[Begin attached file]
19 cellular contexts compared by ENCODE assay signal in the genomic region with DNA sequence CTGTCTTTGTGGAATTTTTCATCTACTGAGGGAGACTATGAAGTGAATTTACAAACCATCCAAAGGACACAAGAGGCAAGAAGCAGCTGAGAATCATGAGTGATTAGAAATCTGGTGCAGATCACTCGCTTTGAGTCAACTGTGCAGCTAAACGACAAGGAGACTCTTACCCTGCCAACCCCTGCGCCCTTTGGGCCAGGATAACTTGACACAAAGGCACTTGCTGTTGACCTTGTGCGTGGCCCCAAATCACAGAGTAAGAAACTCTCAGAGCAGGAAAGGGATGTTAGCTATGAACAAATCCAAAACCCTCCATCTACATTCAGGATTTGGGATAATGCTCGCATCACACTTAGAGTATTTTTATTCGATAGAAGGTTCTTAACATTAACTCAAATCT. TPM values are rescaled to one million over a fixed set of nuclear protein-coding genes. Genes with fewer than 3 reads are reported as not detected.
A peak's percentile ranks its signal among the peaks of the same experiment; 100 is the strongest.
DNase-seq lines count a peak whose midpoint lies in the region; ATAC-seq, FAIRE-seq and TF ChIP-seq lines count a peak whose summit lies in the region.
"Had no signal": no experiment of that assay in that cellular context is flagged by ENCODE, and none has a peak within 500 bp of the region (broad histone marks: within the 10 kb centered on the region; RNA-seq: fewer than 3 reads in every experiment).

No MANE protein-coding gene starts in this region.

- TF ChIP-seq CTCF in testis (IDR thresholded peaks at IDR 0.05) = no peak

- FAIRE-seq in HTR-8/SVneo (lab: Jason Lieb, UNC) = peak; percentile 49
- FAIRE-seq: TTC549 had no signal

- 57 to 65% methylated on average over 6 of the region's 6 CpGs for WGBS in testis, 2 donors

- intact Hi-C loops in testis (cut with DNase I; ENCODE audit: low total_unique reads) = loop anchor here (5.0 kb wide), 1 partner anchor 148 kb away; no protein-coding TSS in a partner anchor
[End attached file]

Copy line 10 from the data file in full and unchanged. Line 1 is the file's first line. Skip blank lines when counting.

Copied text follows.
- intact Hi-C loops in testis (cut with DNase I; ENCODE audit: low total_unique reads) = loop anchor here (5.0 kb wide), 1 partner anchor 148 kb away; no protein-coding TSS in a partner anchor